She Was Coloured In
It’s been worth the wait.
Three years after their excellent debut She Was Coloured In in 2010, Solar Bears are about to release a career-defining album, Supermigration.
Solar Bears is the band name for talented duo John Kowalski and Rian Trench, who have spent the past 18-months at studios in Wicklow, Ireland, working on Supermigration. It’s a long way from their debut recording in a bedroom in Dublin.
The difference is not just in the recording but in the quality and diversity of tracks. The interest in Science-Fiction is still apparent, but rather than the outward urge of space travel, Supermigration is more concerned with inner space and hints at dark, personal narratives that are often analogous with the genre.
I contacted John and Rian with some questions about the new album, Supermigration, and they started-off by explaining the influences on their recording:
John: We were listening to a lot of Eno and forgotten soundtracks which we had discovered on vinyl. Sampling these led to unusual routes for some of the finished songs on the record. It is largely dependent on what happens during a day session or a night session. The seasons played a part also. Often cases it can be something as simple as a string sound.
Rian: Its never a conscious effort to work in a set style, so in a lot of ways, the direction is determined by whatever riff, bassline, drum pattern, texture we start out with. New things definitely filtered through this time. We’d often have Al Green on in the kitchen in between sessions. We researched a lot of recording techniques. Steely Dan records were a constant reference.
Dangerous Minds: What was it like to spend so long in the studio and what was a typical recording day like?
John: It was really positive for me. One thing that did affect the recordings was getting our hands on new gear like a Korg MS-10 which a friend lent us. There were no typical days as I came down to the studio with either an idea intact or nothing at all. Rian had ideas dating back years so we concentrated on them for some of the tracks on the album.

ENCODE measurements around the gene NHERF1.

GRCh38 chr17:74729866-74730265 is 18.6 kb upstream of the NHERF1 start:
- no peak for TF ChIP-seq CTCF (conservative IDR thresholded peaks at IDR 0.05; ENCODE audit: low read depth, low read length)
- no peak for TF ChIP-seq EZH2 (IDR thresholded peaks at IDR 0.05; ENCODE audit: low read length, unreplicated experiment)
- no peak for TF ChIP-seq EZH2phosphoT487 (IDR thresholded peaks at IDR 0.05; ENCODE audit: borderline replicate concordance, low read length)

Rian: Typically we’d bring something to the table, and just approach it in our different ways. Usually took a day to write the song, and then several days of tweaking. It was a great experience to be able to think about the tracks for long periods out of the studio. Writing time was interspersed between touring in Europe, so we had the advantage of talking about song structures and sounds etc while away.
Dangerous MInds: What is the back story with the title, Supermigration?
Rian: We were initially considering it as a track title, but then realized it kind of summed up the experiences and process surrounding the record. Its marries the journey the album takes itself. We always want to go somewhere we haven’t been before.
There is a pattern we discovered after the writing process that hadn’t been considered. We tried to vary the style and execution as much as possible, and then try to shape a very abstract narrative gluing it all together. If the composition is ready in our minds, it should allow you to invent your own story.
’Cosmic Runner’—Solar Bears, from ‘Supermigration’
John: It is far more about inner space than anything external. The name itself was the only thing that made sense with the collection of songs we created together. We traveled a lot during the making of the record, seeing all that foreign scenery fed into the expansive sound of the LP somehow. My main ambition is to become more skilled as a music maker.